• Amelia's letter

    Amelia Earhart sat down on the morning of February 7th, 1931, and penned this letter to her publicist and future husband, George Putnam: "Please let us not interfere with the others’ work or play, nor let the world see our private joys or disagreements. In this connection I may have to keep some place where I can go to be myself, now and then, for I cannot guarantee to endure at all times the confinements of even an attractive cage".
  • Earhart's pilot license #6017 photo

  • The Sea Birds of Isabella

    Aired between 1968 and 1976, 'The Undersea World of Jacques Cousteau' was a documentary television series about underwater marine life. It was directed by Alan Landsburg and hosted by French filmmaker, researcher, and marine explorer Jacques Cousteau. In the 33rd episode of the series, titled 'The Sea Birds of Isabella', the crew journeys off the coast of Mexico to an island to study its tropical birds. ​Three years after it was shown, Cousteau's son, Phillipe (then aged 38) died trying to land his seaplane, called the Flying Calypso, on the Taos River in Portugal.
  • Murmeration

    Heart murmurs are sounds – such as whooshing or swishing – made by turbulent blood in or near the heart. ​When doctors listen to a child's heart, what they usually hear is a simple rhythm: "lub-dub, lub-dub, lub-dub..." Sometimes, they'll hear an extra sound in between the lub and the dub. That extra sound is called a heart murmur. Heart murmurs can be harmless or abnormal. In the case of the latter, it is usually the result of abnormal blood flow through the heart caused by a heart valve not working properly.
  • Amelia

    "We are on the line 157 337. We will repeat this message. We will repeat this on 6210 kilocycles. Wait." On July 2, 1937 Model 10 Electra 1055 piloted by Amelia Earhart with navigator Fred Noonan took off from Lae Airfield, New Guinea and was never seen again. Earhart's last radio message was estimated to be within 200 miles of her destination Howland Island. Burn holes made with a magnifying glass on a handkerchief which corresponds to the positioning of the stars as observed from the place, date and time Amelia Earhart sent her last broadcast.
  • Amelia (detail)

    "We are on the line 157 337. We will repeat this message. We will repeat this on 6210 kilocycles. Wait." On July 2, 1937 Model 10 Electra 1055 piloted by Amelia Earhart with navigator Fred Noonan took off from Lae Airfield, New Guinea and was never seen again. Earhart's last radio message was estimated to be within 200 miles of her destination Howland Island. Burn holes made with a magnifying glass on a handkerchief which corresponds to the positioning of the stars as observed from the place, date and time Amelia Earhart sent her last broadcast.
  • Flight

    A chorus of juvenile heartbeats affected by Atrial Septal (ASD) and Ventricular Septal Defects (VSD), Patent Ductus Arteriosus(PDA), and Aortic Valve Stenosis (AVS), transposed to a higher frequency to simulate birdsong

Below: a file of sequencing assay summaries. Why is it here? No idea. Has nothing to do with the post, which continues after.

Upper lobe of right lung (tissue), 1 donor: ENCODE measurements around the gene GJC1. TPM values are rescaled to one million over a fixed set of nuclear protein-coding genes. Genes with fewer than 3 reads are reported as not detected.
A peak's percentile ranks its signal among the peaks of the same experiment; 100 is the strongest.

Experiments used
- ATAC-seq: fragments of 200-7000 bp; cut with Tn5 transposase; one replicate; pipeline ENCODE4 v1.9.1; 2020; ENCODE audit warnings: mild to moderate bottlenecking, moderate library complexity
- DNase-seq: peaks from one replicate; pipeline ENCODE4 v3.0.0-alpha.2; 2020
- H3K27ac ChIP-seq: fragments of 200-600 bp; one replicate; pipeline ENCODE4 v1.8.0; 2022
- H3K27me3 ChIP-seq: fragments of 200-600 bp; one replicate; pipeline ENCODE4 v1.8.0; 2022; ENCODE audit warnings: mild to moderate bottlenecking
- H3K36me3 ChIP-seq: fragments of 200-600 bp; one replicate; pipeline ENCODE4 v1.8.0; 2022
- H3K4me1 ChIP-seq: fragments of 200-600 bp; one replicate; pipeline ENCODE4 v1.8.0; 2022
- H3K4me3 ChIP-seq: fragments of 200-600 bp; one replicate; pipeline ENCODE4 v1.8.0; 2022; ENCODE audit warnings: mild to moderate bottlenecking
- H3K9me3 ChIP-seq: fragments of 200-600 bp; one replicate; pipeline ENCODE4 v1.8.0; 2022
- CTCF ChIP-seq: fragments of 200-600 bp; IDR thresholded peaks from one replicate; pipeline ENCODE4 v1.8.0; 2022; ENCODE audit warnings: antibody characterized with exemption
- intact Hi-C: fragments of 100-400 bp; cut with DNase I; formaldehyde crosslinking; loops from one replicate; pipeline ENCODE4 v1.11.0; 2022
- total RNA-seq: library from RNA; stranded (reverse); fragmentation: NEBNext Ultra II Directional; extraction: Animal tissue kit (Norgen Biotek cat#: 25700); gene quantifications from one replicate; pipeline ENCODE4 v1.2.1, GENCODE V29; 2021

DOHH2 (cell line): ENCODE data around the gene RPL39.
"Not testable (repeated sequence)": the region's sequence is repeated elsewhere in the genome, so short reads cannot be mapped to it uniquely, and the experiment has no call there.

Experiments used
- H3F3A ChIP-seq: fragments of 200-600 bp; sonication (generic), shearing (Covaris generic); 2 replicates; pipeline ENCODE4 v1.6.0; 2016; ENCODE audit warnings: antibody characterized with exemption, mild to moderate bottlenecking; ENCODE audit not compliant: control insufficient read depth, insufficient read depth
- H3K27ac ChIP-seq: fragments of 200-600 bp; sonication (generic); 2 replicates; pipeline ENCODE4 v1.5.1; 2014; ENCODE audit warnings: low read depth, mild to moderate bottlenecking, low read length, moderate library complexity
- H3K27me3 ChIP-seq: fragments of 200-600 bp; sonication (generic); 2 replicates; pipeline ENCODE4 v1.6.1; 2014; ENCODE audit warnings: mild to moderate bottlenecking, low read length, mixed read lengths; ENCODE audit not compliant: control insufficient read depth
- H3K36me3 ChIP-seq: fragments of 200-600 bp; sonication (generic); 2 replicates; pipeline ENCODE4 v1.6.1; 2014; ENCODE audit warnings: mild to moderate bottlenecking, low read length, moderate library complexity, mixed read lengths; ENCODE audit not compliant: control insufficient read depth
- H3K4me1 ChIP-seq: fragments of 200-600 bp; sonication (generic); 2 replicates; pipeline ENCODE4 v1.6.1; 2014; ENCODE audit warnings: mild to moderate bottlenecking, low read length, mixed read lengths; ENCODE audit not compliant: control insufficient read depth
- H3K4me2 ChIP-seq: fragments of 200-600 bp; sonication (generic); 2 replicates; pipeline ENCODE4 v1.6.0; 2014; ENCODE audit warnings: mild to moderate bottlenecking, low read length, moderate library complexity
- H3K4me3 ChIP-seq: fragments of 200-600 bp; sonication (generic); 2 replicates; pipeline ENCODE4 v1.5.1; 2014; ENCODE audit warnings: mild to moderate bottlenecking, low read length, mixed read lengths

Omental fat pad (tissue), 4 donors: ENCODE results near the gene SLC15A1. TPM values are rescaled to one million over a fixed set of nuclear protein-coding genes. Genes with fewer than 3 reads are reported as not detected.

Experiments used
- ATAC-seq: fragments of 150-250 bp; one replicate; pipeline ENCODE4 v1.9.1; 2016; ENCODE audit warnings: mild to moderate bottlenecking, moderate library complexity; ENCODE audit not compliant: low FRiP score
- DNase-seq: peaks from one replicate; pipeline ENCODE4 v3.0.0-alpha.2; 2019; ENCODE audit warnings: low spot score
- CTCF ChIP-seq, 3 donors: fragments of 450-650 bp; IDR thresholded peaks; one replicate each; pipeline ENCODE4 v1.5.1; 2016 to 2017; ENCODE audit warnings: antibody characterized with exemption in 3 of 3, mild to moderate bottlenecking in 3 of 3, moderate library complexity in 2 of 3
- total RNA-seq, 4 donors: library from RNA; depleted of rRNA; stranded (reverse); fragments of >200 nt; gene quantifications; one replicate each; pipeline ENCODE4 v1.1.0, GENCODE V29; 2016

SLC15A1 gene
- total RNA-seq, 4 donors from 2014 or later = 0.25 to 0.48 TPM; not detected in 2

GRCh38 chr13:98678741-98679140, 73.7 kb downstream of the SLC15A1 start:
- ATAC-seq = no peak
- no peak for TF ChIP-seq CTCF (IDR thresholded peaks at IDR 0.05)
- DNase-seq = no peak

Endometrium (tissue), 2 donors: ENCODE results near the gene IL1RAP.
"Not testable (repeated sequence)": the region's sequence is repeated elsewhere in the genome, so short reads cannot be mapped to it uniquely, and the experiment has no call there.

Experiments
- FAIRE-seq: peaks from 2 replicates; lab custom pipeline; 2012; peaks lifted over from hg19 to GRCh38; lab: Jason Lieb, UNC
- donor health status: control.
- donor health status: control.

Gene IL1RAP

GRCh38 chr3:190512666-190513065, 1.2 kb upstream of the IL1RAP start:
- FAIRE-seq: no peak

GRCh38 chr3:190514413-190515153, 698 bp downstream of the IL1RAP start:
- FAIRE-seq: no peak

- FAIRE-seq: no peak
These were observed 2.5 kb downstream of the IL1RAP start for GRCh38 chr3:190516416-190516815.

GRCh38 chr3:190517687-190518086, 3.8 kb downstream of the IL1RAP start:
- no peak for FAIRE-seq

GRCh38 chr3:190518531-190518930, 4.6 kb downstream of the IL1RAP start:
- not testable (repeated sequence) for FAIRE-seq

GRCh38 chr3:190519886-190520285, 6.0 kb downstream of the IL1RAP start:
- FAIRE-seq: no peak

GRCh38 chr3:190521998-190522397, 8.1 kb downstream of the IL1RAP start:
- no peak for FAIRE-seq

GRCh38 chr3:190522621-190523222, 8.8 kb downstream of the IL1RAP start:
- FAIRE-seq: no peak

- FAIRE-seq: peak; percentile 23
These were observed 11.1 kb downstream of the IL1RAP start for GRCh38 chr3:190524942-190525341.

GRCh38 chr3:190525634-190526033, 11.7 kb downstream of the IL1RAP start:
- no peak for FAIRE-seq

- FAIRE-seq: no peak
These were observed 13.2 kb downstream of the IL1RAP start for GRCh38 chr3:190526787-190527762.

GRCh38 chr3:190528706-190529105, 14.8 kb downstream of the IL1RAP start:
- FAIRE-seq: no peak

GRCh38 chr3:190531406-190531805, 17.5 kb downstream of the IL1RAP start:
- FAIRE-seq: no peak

• The Lost Boys

    After they left Neverland, Mr and Mrs Darling adopted the Lost Boys. Before they had attended school a week they saw what goats they had been not to remain on the island; but it was too late, and they settled down to being as ordinary as “you or me or Jenkins minor” (Barrie 1989: 180). It is sad to say that the power to fly gradually left them. “At first Nana tied their feet to the bedposts so that they should not fly away in the night; and one of their diversions by day was to pretend to fall off buses; but by and by they ceased to tug at their bonds in bed, and they found that they hurt themselves when they let go of the bus. In time they could not even fly after their hats. Want of practice, they called it; but what it really meant was they no longer believed” ( Barrie 1989: 180-181).
  • Icarus

    Perspex wings with histology slides. Histology slides are prepared by taking a sample of biological tissue and fixing it to preserve the tissue in as natural a state as possible and prevent postmortem decay. The tissue is immersed in a chemical fixative and then embedded in wax to make it hard enough to cut into very thin sections of tissue (usually 5 to 7 micrometers in thickness). It is then passed through baths of solvents which remove the wax, then through graded alcohols, water and finally through baths of haematoxylin and eosin to stain it for better viewing under a microscope.
  • Electrocardiograph of first heart transplant

    “The ventricular peaks would shoot up as in wild flight, and their intermediate planes would begin to jumble against one another like the sudden crashing of cars on a freight-train. The heart’s beautiful symmetry would then be reduced to an erratic green line of wild jerks until it entered the final isoelectric phase resembling a sawtooth – jagged lines of the heart seeking to rise like a dying bird, fluttering upward, only to fall once again onto its flat plane of death” (Barnard in Young 2002: 79-80).
  • Denise Darvall

    "During the first heart transplant a shift occurred in the heart of Denise Darvall, the young brain-dead car accident victim whose family had allowed her heart to be given up. In his account of the operation, Barnard writes how her heart’s life fluid returned from the lungs – how many million times had it happened? – but different this time, void of oxygen. How her heart would react, at first, as if meeting only a small inconvenience. Unaware of what was happening, it would simply pump more excitedly – expecting some relief. Yet this would never come, and it would fall back in the first wave of confusion and fatigue. Barnard equates Darvall's heart with a bird trying to take flight" (Liebenberg 2011: 107-108).